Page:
Ageism Is An Old Idea

Observatory

My crime books deliberately use elderly leading characters, which leads to quite a lot of debate with readers.

Somebody said to me recently, ‘We really look after older people here – there are care homes everywhere.’ I was horrified by her casual acceptance of the idea that the best thing to do with older people is leave them in a home, but with the disappearance of the multi-generational nuclear family few choices are left. Attitudes around the world are extraordinarily different. In some countries I regularly see four generations dining together. In the UK and US the old are often severed from the young.

In the young-dominant baby-booming 1950s the idea of being old became something almost horrific. Superman, above, is still clearly as fit as a fiddle but now shunned because of his age. But if he fared badly, Lois Lane had a much worse time.

Old maid, spinster, maiden aunt – there’s no equivalent for men…bachelor? She ‘wasted her life’ waiting for her man. And lately a pernicious new tone has arrived from the US, with the ‘OK Boomer’ brigade calling time on an older generation who, through no fault of their own, found themselves better off after working for a decent wage in times of booming economies. This in turn has started an ‘OK Flakes’ movement going back in the other direction, in which Boomers ridicule Flakes for fretting over gender-fluid toilets online rather than getting directly involved in real causes.

If the young have less money than the old the economy switches its sales demographic, which probably explains the curious de-emphasis on selling to the young now – where are young designs, young grass-roots fashions, young art movements? Is repurposing your grandad’s clothes and adding black tights as far as innovation goes? In a country as cosmopolitan as the UK why are there hardly any black writers or young artists?

With the government shifting retirement to 67 – and eventually, it’s mooted, to 70 – I’ve been witnessing a new problem. Many of my friends work in media, the creative economy being one of London’s largest money-drivers, but most media companies start to phase out their staff while they’re still in their early-to-mid fifties. It’s illegal to dump an expensive employee and replace them with someone younger, but a lot of companies are finding ways to do it while offering minimal severance packages.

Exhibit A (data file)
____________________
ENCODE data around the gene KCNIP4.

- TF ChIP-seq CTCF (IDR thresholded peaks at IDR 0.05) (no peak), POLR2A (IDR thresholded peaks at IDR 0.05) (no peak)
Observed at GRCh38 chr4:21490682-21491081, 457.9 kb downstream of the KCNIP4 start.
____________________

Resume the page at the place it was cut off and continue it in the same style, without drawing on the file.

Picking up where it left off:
Why is there such horror of growing old in the West? To me, there’s one obvious answer; a massive lack of contact between young and old, when they have so much to offer each other. But a young woman I met recently told me she wasn’t prepared to listen to older people because they had sexist views. I guess learning from the direct experience of others isn’t essential anymore.

 

 

16 comments on “Ageism Is An Old Idea”

  1. Jo W says:

    Looking at the first picture,Chris, highlights another problem for the people who arrived earlier than most – the lack of facilities. Well, I assume that’s why the man in the trilby hat is up against the wall?

  2. Liz Thompson says:

    Well some of us ancients (71 in my case) don’t do sexism, or any other ‘ism’ if we can help it. I mix with all ages, 5 months to another 71 year old, at the local community centre. And I’m one of the volunteers, helping run a craft group for all ages. I hold the 5 month old at times so her mother can sew or knit, I talk to everyone of every age , and, this bit’s important, they talk to me! My mother in law lived with me, after that my own mother did too. I think it depends on where you live and what you’re prepared to do. I like multi generational families and groups, and my neighbours seem to as well. They invited me to the Leeds Pride event, and I walked with them and my own son and his family. My neighbour’s mother came too and her sister. I don’t feel old, I still feel as much an activist as when I was an 18 year old student, demonstrating against the war in Vietnam. Now it’s Extinction Rebellion and Unite Community. I walk slower than I used to, and I’ve mislaid 2 husbands along the way, but that’s part of a very rich and rewarding life, and my son and daughter still argue political theory with me, and my Labour Party activist friend still tries to convince me that her party would welcome an anarchist member…. who actually votes Labour on the basis of damage limitation…..

  3. Brian Evans says:

    When I was a child (born in 1951), the father-son role was reversed with us at home. Dad was mad keen on the pop music of the time, and he was especially enamoured with the Beatles and the “Merseybeat” sound, while I was discovering the Big Bands of his generation-Henry Hall and Jack Hylton etc. He could never get over this as to him they were so dated. I also favoured the old school variety artists and old films as well. I still do.

    When I was 19 I took up amateur dramatics as a hobby, and as a consequence I mixed with people of all ages, and became very friendly. platonically, with middle aged ladies.* One of my best friends at the time was a lady called Enid who was 60 when we met, and we used to knock around together a lot socially, including going out drinking together-often to excess! There were others as well, and I spent more time with them than people of my age.

    The down side of this is that they are all now dead, but I have so many lovely memories. At 68, I actually feel as if I have grown into myself, as I think I was always a bit of an “Oldie” This is helped by being a baby boomer and the advantages mentioned by Mr F. Is today the best time of ever to be old? Are the youth of today going to be as comfortable in their dotage as I am? And as comfortable with themselves as I am? I really do think the Boomers were born at the best possible time in history, apart from living through the Cold War that is. However, that worry is now taken over by the threat to the planet of global warming-and what a terrible threat that is.

    *Sorry if “ladies” sounds sexist, but I wrote women and it didn’t look quite right.

  4. Cornelia Appleyard says:

    I discovered that ‘old people’ didn’t always have sexist views when I met my great aunt who had been a suffragist in her youth. I spent a lot of time with my engineer father doing things that girls ‘weren’t supposed to do.’
    I ignored the careers advisor at school who told me I could be a teacher, nurse, secretary, or work in a shop.